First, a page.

Friday, January 23, 2015

Big Bend Here We Come


Going to be a long travel day today. Google Maps say 4 hours which mean 5 hours in real time.

The caravan takes off – Davey driving in the lead as normal. We have a little game we play where we try to one-up each other about our respective motor coaches. Davey and Lou have a Monaco Diplomat which is quite a fancy diesel coach whereas mine is more of a Middle-Class gas coach. I love to find things to needle Davey about and I finally found one thing to boast about – mine is better on hills. Of course, the fact that Davey has his coach in economy mode, well, we just won't mention that.

The country is rather pretty – pretty flat but hills off in the distance. Occasionally we have to go over them but they are rather mild. We stop for gas in Sanderson, TX because we were thinking that it would get more and more expensive the closer we got to Big Bend. I paid $2.09 a gallon which considering how much I was paying last year was a bargain. All the towns here sort of have a dusty hardscrabble feel to them. No big box malls around here at all.

Me trying to keep up with the Joneses:

 
 


We headed south from Marathon and drove about thirty miles to the Big Bend National Park entrance. It was another sixty miles, traveling in the park to get to our campground which is on the Rio Grande. As we drove through those sixty miles, I was just amazed at the scenery – sparse, but rather majestic. At one point, we came across mountains. I don't know what I was expecting – I guess I always think of Texas as flat, flat, flat and it continually surprises me with all the hills here. But directly ahead were mountains. Real live mountains! With snow on them. Come on now – I'm in Texas – what is this snow stuff? These are the type of rough craggy mountains – the harsh looking ones.



The Joneses Trying To Keep Up With Me:

 
We pull into the campground – we were hoping to get into the full hookup side of the campground but they were full. We ended up in the National Park campground which has no water or electricity. This is going to be my first dry camping experience. I'm a little worried because I think I have a malfunctioning CO2 alarm. It seems as soon as the coach batteries get to the point of not being fully charged, the alarm starts going off. But, we will see how it goes.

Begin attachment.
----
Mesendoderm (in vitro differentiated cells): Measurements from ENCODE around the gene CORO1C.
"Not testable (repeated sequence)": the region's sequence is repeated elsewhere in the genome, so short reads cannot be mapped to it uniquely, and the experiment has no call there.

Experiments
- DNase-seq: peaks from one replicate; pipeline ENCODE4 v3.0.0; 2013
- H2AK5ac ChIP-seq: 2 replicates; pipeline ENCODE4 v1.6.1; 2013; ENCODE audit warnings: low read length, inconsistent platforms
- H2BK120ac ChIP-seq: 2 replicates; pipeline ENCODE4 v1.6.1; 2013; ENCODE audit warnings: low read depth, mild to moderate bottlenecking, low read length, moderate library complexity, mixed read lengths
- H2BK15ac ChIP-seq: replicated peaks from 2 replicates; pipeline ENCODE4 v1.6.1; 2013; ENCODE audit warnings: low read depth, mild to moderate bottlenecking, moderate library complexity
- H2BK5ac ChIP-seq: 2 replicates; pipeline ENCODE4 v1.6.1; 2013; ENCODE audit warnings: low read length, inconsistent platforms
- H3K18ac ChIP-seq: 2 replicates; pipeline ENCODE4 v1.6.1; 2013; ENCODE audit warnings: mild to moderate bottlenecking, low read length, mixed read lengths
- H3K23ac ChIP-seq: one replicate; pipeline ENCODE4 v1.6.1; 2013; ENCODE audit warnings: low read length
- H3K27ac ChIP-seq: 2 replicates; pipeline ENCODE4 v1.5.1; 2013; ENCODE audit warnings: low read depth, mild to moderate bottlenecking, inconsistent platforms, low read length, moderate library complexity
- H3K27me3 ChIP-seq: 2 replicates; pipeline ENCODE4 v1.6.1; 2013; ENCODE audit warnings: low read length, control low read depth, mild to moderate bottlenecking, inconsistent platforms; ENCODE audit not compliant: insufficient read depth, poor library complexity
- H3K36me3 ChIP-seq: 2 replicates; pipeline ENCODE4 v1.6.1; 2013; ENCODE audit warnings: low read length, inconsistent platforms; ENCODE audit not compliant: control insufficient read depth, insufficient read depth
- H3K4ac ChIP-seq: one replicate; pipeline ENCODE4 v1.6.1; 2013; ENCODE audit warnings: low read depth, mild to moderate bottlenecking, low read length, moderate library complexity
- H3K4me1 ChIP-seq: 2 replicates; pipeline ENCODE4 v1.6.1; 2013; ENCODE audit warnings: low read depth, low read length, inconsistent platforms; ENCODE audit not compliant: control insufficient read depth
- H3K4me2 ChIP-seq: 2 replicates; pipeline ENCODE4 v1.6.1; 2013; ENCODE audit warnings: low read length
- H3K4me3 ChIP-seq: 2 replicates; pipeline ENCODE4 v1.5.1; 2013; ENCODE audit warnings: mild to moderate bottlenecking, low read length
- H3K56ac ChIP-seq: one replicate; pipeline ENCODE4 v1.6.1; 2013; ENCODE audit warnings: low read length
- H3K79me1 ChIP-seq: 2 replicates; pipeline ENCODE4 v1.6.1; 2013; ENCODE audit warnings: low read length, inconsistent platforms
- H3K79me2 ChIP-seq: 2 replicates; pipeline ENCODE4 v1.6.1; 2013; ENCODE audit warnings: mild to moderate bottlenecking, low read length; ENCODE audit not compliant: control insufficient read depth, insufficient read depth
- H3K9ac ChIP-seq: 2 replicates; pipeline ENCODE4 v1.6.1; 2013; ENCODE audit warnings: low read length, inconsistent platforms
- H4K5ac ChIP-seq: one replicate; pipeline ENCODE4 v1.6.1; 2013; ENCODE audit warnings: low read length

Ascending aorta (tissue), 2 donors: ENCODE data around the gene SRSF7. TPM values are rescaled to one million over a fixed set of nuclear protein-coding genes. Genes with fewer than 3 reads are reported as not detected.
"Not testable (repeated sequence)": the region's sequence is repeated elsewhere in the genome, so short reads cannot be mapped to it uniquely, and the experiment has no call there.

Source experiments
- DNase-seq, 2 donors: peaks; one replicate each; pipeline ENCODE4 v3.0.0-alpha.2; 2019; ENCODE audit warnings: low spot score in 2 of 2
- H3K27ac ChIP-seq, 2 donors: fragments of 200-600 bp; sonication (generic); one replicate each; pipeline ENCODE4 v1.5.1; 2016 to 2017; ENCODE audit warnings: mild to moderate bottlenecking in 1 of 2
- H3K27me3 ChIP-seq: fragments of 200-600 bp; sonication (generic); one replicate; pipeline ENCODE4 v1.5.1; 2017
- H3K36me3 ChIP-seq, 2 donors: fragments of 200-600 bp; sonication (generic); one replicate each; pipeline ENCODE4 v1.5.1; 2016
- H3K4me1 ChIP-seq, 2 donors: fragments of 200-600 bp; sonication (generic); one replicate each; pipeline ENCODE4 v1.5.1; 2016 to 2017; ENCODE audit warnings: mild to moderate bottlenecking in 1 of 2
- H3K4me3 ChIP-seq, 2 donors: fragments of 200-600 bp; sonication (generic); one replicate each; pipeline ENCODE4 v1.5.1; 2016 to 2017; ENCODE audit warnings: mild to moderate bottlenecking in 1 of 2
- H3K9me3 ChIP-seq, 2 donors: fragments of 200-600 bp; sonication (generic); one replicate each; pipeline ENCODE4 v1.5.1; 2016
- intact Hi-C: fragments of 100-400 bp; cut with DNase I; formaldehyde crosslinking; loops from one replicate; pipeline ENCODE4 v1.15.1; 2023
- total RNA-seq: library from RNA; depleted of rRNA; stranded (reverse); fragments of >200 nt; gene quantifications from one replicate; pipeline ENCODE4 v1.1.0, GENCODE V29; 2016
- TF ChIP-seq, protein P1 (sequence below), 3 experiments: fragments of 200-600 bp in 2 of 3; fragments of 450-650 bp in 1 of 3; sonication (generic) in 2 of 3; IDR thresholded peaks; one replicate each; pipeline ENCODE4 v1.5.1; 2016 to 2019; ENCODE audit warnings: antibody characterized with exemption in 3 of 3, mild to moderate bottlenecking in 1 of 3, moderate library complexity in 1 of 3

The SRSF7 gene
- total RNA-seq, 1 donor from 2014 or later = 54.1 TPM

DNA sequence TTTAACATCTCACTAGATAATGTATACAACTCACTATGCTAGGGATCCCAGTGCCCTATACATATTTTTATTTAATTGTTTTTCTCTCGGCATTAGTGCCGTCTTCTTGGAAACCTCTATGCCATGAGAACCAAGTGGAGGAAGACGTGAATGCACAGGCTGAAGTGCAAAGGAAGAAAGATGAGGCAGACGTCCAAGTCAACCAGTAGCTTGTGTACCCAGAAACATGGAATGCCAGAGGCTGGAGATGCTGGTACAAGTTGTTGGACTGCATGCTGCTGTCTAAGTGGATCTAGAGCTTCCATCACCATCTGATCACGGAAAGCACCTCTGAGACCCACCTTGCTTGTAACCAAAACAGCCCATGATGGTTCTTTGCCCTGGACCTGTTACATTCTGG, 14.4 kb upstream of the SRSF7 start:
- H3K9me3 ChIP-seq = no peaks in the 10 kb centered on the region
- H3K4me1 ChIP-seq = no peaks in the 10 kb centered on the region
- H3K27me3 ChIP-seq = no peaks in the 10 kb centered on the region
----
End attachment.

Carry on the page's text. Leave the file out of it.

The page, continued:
Lou and Davey and I are starting to get a few rituals going. It seems that at the end of travel days such as today, we tend to congregate at one of our coaches and indulge in lots of cheese, crackers and wine. Lots of wine. I'm not sure I brought enough wine for the trip. Either I'm going to have to buy some more wine or quit traveling so much. We sat in my coach in the dark with just a small candle glowing because I was afraid to use any electricity and run down my house batteries. Finally they got tired of sitting in the dark and also being cold (I had turned the furnace down really low – again, didn't want to use electricity) so they left and went home.
I was tired so I was asleep by 9:00. At 10:30, the CO2 alarm went off – my batteries were just a little less than full so of course it goes off. I hit the reset button which shut the alarm off and went back to bed. Fifteen minutes later the alarm is going off again. I shut off the main battery switch which finally shut the alarm off but shutting off that switch means no lights (ok, no problem – I'm sleeping) and no heat. I put another blanket on the bed and got some socks on and decided to tough it out. By 5:00, it was 32 degrees in the coach. The campground rules say that there should be no generators run before 8:00 in the morning so I would have to wait to start that up to recharge the batteries and get heat.
All I can say is Miko and I survived.

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